2. Artificial Animals (Rabbits/Hares): Mechanical lures made to look like small animals are also used, imitating the traditional prey greyhounds were bred to chase. These lures are often made of cloth or other lightweight materials and attached to the metal arm.
  3. Flag-like Items: In some cases, a simple flag or a brightly colored object, which can be seen and heard by the dogs, is used as the lure. The main objective of the objects is to maintain the dogs’ focus and motivation.

The Mechanical Hare in Greyhound Racing

The mechanical hare serves as an essential component in modern greyhound racing. It performs the role of the live prey that was used in original coursing races.

Design and Operation

The mechanical hare was first introduced with the invention of the mechanical lure system itself by Owen Patrick Smith in the early 20th century. The most common form of mechanical hare in use today closely resembles the original design. It usually involves a fluffy or cloth item attached to an arm which is mounted on a motorized vehicle or rail that travels around the track.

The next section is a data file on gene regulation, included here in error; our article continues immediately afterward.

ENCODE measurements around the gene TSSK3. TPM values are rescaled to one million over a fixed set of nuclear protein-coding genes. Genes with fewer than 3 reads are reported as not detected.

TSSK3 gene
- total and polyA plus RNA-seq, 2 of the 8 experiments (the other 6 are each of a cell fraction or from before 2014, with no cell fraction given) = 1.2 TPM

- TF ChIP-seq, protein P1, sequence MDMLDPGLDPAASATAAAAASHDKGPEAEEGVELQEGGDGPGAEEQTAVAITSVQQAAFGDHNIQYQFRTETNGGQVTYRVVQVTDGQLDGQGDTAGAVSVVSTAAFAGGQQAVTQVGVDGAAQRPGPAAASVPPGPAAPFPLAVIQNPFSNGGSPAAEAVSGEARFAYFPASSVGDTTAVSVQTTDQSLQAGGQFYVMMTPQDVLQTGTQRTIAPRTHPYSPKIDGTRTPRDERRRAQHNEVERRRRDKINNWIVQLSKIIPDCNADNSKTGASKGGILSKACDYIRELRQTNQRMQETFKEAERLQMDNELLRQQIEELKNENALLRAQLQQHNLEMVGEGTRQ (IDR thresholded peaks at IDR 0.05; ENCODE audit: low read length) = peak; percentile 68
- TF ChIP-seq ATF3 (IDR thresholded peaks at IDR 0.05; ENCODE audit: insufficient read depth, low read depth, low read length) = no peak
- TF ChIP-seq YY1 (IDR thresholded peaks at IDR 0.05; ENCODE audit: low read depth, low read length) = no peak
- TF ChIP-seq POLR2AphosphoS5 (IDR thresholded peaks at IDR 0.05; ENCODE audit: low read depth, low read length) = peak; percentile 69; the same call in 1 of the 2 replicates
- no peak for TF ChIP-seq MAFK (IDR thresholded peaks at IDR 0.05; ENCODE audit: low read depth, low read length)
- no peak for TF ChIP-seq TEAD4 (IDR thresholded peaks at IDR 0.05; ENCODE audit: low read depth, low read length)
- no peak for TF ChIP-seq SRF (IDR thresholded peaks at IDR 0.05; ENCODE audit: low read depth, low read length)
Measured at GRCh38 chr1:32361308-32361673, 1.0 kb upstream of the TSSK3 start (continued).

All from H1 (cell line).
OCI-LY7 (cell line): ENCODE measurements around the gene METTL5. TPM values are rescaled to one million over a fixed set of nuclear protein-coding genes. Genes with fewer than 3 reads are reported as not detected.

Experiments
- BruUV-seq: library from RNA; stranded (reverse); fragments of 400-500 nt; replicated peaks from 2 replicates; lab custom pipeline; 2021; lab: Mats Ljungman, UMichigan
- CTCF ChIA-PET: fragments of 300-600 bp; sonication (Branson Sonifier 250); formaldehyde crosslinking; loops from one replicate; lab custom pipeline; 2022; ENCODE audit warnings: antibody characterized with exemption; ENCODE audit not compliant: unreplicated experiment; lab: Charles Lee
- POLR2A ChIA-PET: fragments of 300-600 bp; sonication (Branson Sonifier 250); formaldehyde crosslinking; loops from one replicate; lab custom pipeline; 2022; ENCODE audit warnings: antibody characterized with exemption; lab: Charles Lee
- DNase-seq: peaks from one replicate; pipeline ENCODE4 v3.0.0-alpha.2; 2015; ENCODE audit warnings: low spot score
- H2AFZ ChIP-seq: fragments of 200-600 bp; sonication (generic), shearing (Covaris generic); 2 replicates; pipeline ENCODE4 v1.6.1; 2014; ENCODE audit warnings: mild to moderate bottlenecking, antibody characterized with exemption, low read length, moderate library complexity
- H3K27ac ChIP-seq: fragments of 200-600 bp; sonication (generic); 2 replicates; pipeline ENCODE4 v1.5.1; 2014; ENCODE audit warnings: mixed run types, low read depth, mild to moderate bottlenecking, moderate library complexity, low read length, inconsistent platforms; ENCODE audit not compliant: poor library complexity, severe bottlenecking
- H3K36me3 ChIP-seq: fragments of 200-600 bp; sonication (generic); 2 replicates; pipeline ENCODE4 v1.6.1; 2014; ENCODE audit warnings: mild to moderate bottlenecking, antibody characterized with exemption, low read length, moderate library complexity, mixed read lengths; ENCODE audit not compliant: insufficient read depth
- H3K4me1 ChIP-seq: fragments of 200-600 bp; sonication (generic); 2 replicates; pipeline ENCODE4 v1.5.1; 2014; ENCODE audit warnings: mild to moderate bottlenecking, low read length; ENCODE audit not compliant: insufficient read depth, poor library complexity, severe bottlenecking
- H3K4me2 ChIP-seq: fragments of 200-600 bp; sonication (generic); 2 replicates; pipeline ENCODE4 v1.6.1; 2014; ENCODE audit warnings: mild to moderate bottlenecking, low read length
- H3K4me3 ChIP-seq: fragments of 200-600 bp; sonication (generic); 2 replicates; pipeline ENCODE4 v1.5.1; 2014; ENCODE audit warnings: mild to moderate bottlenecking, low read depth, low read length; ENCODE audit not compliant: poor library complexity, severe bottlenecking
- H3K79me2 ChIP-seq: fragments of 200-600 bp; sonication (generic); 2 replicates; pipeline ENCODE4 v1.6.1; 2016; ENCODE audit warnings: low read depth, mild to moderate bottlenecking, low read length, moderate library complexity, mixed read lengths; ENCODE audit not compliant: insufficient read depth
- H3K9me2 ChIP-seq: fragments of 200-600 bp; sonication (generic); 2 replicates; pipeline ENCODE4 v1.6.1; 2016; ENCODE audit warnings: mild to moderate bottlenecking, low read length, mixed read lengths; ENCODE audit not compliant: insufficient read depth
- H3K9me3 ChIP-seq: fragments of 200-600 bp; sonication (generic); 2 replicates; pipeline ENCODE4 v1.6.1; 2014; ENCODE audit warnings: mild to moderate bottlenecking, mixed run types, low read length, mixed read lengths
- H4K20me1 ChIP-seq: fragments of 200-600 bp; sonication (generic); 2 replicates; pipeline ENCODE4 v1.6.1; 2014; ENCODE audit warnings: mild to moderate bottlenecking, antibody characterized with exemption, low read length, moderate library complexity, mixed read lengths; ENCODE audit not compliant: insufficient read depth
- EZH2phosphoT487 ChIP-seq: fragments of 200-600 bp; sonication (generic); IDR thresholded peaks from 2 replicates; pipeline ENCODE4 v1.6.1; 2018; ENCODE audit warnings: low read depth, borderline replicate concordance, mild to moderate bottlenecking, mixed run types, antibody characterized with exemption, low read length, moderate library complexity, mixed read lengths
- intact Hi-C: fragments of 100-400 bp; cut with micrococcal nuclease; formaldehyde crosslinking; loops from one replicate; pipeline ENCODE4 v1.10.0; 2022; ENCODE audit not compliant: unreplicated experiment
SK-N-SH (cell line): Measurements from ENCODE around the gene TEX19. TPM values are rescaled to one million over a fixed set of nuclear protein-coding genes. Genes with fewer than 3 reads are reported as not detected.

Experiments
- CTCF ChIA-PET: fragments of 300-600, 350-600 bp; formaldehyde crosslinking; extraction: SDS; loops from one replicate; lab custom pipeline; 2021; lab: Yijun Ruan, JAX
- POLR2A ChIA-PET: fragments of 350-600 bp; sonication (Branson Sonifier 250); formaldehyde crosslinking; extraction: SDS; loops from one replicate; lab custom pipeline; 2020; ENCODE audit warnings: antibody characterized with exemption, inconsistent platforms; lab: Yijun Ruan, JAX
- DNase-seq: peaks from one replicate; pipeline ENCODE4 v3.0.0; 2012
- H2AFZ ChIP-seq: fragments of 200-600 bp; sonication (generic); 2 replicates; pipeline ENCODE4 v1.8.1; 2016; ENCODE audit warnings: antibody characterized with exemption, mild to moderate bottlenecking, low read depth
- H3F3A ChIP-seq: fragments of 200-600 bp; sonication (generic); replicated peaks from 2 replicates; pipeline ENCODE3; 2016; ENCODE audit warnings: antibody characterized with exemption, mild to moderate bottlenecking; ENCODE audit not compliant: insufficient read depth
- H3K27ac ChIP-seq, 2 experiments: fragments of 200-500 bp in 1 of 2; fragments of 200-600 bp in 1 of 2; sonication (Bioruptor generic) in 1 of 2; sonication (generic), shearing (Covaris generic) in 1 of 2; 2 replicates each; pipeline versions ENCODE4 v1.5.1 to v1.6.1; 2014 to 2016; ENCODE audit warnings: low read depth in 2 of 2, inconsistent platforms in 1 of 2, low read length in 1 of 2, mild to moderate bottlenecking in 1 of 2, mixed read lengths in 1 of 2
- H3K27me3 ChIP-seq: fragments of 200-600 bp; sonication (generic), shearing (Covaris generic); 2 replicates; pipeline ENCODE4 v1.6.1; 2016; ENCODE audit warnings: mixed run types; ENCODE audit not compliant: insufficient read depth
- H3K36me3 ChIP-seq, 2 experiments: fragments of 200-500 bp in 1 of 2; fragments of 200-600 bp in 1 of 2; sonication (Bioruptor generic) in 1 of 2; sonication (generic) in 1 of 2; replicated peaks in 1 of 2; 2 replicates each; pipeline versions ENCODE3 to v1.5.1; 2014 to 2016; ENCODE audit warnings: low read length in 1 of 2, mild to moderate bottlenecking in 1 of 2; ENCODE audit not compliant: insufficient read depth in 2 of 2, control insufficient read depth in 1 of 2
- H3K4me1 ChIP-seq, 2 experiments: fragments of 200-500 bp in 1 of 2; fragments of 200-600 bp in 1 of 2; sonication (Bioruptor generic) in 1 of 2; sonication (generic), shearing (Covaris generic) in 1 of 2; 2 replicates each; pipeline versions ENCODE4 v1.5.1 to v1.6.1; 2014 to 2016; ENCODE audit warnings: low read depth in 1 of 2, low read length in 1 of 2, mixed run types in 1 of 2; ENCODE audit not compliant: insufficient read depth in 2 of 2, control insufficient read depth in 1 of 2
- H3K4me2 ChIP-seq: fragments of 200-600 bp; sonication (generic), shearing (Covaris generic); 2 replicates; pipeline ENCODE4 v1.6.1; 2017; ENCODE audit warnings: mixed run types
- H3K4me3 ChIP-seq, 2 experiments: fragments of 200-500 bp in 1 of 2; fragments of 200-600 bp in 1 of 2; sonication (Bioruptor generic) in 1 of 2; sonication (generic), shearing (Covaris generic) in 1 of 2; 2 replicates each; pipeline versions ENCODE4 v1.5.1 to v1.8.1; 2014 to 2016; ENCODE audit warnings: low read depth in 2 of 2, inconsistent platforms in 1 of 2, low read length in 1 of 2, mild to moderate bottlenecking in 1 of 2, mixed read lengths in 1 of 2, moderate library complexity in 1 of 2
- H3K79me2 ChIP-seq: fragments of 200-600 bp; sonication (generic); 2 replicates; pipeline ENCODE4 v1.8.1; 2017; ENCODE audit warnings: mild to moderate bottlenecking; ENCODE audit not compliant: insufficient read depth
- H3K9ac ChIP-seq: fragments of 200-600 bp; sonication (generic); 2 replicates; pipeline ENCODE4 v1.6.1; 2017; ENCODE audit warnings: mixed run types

The goal is to mimic the movement of live prey to incite the greyhounds’ innate desire to chase. Some mechanical hares are crafted to look like small animals—most often resembling hares or rabbits—while others may be as simple as a set of flag-like items or bundles of rags.

The speed and motion of the mechanical hare are deliberately designed to maintain a tantalizingly uncatchable distance ahead of the fastest greyhound.

Speed

The speed of the hare varies depending on the track and country, but generally, its speed is enough to encourage the greyhounds to run as fast as possible. On average, greyhounds can reach speeds up to 45 miles per hour, making them one of the fastest dog breeds. Therefore, the mechanical hare must maintain a speed that keeps it just out of reach while still appearing catchable.